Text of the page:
The next day we only planned to hike seven miles, so we spent the morning in our tent relaxing and watching tv shows on our iPods. It was a good little break but it sure did make it that much harder to get going. Especially since this was about the time that Jess developed a swollen bump underneath the skin on her right shoulder that was making it difficult to carry her pack (more about this in a little bit). We made it though, up and over two more peaks with incredible views and down the other side to Piazza Rock Lean-to. The wind had kicked up at the tops of the mountians, so we didn't get to spend as much time as we would have liked up there, but the hike was really great.

Jess descending Saddleback Mountain
Our plan was originally to try and get through Rangeley without paying for a night. It's more of a resort town so the hotel rooms are pretty expensive. From our campsite at Piazza Rock Lean-to to the road was under two miles, and we did that hike fast early in the morning. When we got to the road, Jess couldn't have any pressure on that swollen part of her shoulder, so I grabbed her pack as we headed toward Rangeley (9 miles away) trying to hitch a ride. Hitching didn't take long but we did have to walk past a couple long sections of road with guard rails so that somebody would have a spot to pull over. Joe, a local business owner scooped us up in his truck and drove us to the medical center.

We weren't there for long even though they didn't really know what was going on under Jess's skin. The guess is that it's an infected bug bite, so they put her on antibiotics and told her that she needs to make sure she doesn't start running a fever, which would be a sign that the meds aren't working and we need to get her back to the doctor. Since yesterday, so far so good.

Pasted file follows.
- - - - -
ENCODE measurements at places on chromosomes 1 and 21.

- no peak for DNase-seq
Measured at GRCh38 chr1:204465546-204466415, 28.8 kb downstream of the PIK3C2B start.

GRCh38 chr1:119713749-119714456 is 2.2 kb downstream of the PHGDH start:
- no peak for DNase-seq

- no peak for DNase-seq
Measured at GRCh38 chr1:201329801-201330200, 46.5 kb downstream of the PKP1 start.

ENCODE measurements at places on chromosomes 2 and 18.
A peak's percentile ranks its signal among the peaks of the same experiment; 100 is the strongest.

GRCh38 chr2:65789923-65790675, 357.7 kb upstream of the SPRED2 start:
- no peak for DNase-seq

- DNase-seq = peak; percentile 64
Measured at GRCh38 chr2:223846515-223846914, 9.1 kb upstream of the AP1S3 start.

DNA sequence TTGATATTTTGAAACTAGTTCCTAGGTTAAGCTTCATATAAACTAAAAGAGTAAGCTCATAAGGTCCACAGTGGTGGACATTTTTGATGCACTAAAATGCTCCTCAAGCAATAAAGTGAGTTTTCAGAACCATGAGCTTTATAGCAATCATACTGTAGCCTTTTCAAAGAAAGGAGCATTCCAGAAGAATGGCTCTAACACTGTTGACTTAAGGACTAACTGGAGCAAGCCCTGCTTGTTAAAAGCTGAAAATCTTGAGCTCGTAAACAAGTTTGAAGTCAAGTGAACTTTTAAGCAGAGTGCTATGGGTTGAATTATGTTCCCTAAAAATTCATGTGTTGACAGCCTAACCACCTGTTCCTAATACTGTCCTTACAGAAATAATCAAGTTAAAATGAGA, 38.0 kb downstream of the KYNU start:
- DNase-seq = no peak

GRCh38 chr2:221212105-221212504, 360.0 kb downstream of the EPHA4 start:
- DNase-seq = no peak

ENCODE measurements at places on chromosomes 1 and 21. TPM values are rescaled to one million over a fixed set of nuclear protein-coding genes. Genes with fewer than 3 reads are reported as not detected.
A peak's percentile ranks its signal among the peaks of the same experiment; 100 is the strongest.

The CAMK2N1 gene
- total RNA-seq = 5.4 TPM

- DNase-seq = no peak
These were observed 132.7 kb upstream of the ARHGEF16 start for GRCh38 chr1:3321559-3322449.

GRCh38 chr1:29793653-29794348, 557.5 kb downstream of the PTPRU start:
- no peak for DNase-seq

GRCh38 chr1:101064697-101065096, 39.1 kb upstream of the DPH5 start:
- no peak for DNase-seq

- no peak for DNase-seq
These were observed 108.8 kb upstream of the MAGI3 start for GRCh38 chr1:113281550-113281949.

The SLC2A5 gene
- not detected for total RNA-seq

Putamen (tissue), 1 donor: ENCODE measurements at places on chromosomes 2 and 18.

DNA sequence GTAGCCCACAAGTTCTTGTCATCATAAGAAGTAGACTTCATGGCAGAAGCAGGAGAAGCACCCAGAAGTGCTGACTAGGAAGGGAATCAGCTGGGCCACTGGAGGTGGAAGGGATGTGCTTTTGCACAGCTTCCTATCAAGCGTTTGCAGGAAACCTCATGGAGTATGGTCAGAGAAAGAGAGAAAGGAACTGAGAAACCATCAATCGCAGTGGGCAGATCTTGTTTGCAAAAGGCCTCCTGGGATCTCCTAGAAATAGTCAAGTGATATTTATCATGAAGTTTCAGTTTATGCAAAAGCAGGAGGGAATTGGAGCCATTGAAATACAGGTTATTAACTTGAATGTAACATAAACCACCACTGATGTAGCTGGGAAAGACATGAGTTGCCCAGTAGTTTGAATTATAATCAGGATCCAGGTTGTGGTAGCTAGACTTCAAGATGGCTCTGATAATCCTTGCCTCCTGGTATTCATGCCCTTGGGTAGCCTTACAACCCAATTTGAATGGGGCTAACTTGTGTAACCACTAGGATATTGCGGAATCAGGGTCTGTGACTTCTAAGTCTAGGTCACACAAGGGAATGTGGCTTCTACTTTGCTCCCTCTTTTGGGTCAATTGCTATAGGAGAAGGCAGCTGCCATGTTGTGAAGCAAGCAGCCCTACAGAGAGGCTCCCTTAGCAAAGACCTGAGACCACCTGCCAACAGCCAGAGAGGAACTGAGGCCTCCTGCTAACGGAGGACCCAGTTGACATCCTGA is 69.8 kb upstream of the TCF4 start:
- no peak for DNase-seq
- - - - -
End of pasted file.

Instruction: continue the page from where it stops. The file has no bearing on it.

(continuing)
Then, Rangeley turned magical. The company Outdoor Research is warranteeing our gaiters, my head net and my other shirt for us, all of which got holes or had broken buckles. The store where I bought my new shirt allowed me to exchange it for another of a different material. We had tons of awesome stuff waiting for us at the post-office (a massive thanks to both our Moms and to my Grandma for everything that's going to keep us going on the trail)! And in the hours that we were at the post office sorting through our stuff and trying to figure out our next move around Jess's shoulder we met our first trail angel

To be fair, we did send two of these boxes to ourselves from earlier on the trail. Still an impressive haul! OH and my newest shirt!
She and her parents took us in, allowed us to shower and do laundry and are keeping us today so we can zero while waiting for the antibiotics to kick in (and hopefully while the pain subsides). Not to mention that she is a retired nurse and has been helping Jess by putting on charcoal compresses to draw out any bacteria and administering hot and cold treatments for the swelling. We find ourselves truly blessed to meet such wonderful, caring, kindhearted people in our time of true need.  

We're both still doing great, but Jess is currently in a good bit of pain. I'm not sure what our pace will be like from here, but we have trailnames and 200 miles under our belts!


  1. I was so excited when Rayo told me he met up with you two & now I check your blog & I see his "skinny" face smiling!! How awesome is that!!

    Thanks for passing on the message & the pic!!!

    Happy Hiking

    Ps He hopes to summit a week from today!!!

  2. It's the mouse kharma!!! See, one good turn begets others. We would have fed the mouse too.

    Pokie Okie &, of course, Trail Blazer